“Dear friends, with great regret, due to problems with my leg, I have had to postpone my visit to your countries, planned for the first days of July. I truly feel great sorrow for having had to postpone this trip, which means so much to me. I apologize for this. Let us pray together that, with the help of God and medical attention, I will be able to be with you as soon as possible. Let us be hopeful!”
Pope Francis also spoke about Ukraine, saying, “The thought of the people of Ukraine, afflicted by war, remains vivid in my heart. Let the passage of time not temper our grief and concern for that suffering population. Please, let us not grow accustomed to this tragic situation! Let us always keep it in our hearts. Let us pray and strive for peace.”
This feeling of becoming accustomed to ongoing situations of evil has been weighing on me lately, particularly in the way many of us have become numb to mass shootings in the United States. This was something I spoke about with Cardinal Blase Cupich and Jeannie Gaffigan in the latest episode of Field Hospital. I noted how the 1999 school shooting at Columbine High School in Colorado had completely shocked me, but how 23 years later, after so many mass killings, the scandal has lost its shock. Systemic evils and structural sins like abortion and racism have a way of desensitizing us. This is no excuse to stop praying and striving for justice, however.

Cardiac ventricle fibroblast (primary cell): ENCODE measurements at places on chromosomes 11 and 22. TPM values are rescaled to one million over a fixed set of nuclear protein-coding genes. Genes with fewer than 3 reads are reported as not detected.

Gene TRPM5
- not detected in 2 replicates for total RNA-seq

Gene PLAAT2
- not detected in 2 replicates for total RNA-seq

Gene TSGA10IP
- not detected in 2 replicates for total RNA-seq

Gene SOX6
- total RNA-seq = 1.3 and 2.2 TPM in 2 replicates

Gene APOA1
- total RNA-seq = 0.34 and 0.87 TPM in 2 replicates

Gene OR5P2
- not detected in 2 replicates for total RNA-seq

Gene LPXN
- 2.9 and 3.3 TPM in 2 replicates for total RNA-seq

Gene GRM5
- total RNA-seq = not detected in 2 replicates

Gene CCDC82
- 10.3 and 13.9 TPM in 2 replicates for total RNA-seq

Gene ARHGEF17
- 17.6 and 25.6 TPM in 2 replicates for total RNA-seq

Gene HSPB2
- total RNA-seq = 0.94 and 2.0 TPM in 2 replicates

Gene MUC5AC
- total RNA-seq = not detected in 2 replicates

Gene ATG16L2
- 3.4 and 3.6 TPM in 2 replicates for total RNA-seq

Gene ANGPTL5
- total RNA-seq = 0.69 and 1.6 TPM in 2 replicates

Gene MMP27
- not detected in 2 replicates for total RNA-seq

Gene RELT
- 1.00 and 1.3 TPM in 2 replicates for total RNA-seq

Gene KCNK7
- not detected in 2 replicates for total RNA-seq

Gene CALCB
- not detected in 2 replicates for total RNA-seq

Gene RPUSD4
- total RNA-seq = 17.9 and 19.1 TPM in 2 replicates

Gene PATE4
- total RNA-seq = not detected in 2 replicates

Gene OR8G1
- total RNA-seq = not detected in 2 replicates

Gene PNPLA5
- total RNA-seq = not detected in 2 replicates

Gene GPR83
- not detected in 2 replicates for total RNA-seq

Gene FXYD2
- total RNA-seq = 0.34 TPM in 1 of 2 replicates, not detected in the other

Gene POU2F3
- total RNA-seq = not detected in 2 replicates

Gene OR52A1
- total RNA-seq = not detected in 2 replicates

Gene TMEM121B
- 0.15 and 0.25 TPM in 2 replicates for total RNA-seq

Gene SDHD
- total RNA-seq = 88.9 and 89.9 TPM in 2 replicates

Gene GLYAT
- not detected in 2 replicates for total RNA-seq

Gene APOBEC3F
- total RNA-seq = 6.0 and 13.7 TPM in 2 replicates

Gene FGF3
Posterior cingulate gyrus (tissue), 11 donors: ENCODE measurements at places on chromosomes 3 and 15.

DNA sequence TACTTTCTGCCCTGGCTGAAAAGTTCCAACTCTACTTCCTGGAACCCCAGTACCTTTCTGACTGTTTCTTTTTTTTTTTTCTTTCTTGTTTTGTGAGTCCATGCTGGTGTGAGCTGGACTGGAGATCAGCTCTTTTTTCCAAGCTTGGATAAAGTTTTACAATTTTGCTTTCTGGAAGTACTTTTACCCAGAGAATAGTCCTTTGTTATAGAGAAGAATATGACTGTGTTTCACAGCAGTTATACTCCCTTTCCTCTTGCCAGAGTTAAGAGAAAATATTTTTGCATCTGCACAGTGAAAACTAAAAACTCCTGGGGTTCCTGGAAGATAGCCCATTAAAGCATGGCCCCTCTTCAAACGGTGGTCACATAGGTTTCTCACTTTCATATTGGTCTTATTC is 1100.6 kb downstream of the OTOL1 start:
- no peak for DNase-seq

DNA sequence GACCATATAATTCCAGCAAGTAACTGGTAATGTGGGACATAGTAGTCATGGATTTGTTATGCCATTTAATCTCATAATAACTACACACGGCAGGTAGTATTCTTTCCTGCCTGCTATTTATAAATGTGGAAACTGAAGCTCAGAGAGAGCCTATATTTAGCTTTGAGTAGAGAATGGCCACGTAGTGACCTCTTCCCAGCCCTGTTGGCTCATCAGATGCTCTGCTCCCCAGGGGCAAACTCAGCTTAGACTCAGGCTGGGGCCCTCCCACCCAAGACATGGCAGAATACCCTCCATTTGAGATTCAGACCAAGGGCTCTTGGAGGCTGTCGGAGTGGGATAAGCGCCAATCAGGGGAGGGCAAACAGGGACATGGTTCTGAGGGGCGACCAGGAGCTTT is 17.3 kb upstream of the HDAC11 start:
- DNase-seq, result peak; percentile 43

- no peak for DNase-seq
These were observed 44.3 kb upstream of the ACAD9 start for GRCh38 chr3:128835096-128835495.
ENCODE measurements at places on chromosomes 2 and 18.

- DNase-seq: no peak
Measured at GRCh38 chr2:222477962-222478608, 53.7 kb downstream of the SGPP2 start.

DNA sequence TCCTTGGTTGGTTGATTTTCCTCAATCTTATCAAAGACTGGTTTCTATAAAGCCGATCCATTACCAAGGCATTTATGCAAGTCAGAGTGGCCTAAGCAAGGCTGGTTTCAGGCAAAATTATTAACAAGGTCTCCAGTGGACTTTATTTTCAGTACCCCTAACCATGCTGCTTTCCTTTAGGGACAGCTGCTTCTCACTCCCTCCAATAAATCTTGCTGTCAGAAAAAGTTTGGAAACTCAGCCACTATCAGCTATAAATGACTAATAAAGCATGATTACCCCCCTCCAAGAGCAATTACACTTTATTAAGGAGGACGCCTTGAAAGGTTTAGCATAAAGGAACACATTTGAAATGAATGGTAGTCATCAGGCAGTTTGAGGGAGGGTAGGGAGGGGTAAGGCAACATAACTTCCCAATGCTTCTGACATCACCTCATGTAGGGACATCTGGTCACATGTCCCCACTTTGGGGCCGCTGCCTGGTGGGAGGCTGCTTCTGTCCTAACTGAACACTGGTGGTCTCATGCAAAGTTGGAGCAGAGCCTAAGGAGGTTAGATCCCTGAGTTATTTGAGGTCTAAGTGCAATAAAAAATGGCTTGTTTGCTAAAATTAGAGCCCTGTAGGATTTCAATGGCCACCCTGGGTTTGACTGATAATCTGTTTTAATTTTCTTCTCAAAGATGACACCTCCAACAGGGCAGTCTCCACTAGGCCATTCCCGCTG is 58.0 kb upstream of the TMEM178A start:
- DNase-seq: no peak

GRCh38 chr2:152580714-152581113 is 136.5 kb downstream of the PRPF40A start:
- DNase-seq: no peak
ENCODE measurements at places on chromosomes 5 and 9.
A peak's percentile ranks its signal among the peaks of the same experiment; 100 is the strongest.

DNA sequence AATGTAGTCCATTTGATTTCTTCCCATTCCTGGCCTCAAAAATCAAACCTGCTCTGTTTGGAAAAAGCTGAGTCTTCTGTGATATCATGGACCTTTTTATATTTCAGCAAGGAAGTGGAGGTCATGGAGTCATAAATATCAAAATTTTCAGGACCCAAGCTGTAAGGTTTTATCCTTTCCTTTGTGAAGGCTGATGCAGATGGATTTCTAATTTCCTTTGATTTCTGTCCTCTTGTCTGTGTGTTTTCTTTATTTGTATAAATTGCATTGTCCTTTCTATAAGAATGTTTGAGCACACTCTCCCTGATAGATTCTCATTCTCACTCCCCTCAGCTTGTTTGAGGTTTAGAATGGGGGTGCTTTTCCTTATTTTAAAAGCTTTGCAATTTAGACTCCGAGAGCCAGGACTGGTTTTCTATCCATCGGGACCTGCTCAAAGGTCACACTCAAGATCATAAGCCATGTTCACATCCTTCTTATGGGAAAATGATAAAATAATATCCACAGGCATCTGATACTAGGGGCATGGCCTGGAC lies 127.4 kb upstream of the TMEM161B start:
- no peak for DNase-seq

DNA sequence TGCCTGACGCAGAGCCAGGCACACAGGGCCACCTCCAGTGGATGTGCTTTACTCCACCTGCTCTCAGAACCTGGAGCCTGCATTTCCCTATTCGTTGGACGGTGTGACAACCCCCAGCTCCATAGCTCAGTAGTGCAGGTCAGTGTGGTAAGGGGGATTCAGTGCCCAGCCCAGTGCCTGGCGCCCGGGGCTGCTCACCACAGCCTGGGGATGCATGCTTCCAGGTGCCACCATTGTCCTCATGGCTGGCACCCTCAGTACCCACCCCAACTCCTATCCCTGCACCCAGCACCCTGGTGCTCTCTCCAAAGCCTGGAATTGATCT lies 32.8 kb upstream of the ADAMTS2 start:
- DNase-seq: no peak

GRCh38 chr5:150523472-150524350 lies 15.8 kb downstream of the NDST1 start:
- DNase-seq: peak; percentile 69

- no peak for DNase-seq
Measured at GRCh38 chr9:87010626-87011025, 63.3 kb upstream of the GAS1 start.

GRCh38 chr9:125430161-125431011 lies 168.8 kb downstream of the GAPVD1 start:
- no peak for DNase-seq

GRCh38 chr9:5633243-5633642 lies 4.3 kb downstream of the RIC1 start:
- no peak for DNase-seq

I’d like to add one last parting reflection. At last night’s farewell party, one of our hosts spoke about how they suffered a miscarriage last year, and mentioned how our mutual friend (the wife of the couple who is moving away) gave her a card, in which she wrote the following quote from Servant of God Madeleine Delbrêl (d. 1964):
“All we know is that anything surrendered to God is never lost.”
In his address this morning, Pope Francis said, “And, how jealous we are of what we possess. How hard it is for us to share what we possess with others, even those who lack the basic necessities! It is easy to talk about it, but difficult to practice it.” How hard it is, likewise, to offer to God what we have lost. My wife and I also suffered a miscarriage last year, and many of our friends and loved ones have also lost children in recent years. This upcoming Tuesday would also have been my sister’s 44th birthday. Sometimes it becomes too easy to dwell on what we have and what we don’t have.
It can be hard to accept that very little of what we have on this earth is permanent. But the paradox of the Christian faith is that we believe that everything we have belongs to God, and that God has given us everything we need. Let us pray for the grace to accept this.